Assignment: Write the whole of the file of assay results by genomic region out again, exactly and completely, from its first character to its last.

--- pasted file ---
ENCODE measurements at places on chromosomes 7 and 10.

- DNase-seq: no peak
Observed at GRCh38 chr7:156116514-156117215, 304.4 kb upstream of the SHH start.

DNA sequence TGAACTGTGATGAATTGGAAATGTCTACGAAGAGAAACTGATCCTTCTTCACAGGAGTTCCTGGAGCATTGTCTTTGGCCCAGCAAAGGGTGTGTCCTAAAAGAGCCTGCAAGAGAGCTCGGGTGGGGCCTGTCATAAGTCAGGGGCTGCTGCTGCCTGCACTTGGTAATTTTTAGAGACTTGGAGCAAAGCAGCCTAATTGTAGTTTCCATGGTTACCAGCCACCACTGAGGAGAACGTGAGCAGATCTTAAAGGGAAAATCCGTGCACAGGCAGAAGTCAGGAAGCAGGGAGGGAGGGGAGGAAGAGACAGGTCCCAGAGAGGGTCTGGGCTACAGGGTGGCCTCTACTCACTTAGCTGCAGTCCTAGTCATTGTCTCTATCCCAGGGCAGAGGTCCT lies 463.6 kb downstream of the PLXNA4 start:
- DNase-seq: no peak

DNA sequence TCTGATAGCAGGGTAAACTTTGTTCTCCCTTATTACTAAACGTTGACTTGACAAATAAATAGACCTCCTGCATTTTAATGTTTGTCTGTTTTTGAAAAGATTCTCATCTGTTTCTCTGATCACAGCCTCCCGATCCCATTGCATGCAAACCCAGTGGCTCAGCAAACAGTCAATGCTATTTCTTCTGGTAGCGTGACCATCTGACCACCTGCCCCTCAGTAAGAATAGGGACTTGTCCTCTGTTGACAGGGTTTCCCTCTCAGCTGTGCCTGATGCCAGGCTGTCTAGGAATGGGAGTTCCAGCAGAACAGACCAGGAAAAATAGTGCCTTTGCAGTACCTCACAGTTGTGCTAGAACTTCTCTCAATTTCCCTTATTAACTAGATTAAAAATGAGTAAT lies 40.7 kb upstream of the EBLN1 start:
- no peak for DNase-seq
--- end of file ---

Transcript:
ENCODE measurements at places on chromosomes 7 and 10.

- DNase-seq: no peak
Observed at GRCh38 chr7:156116514-156117215, 304.4 kb upstream of the SHH start.

DNA sequence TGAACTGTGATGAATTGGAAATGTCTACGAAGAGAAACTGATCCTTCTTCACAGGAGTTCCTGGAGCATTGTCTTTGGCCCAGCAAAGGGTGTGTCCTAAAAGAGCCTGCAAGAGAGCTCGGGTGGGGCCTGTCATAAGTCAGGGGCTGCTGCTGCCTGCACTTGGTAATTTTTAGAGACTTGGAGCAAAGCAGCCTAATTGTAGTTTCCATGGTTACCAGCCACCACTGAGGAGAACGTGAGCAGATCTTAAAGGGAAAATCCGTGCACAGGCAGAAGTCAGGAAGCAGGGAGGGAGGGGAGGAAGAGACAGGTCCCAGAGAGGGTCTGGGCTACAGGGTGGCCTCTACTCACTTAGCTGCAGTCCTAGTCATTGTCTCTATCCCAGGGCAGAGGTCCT lies 463.6 kb downstream of the PLXNA4 start:
- DNase-seq: no peak

DNA sequence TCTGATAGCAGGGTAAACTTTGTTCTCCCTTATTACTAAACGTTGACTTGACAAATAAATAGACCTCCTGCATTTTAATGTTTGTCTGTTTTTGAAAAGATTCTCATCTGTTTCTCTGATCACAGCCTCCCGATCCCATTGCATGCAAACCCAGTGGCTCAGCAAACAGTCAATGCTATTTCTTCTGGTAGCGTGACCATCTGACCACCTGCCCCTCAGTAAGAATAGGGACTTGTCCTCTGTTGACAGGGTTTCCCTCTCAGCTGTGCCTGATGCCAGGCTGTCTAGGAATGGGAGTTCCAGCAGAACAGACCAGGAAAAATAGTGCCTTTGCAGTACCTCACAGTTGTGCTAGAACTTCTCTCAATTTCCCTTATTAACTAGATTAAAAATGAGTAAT lies 40.7 kb upstream of the EBLN1 start:
- no peak for DNase-seq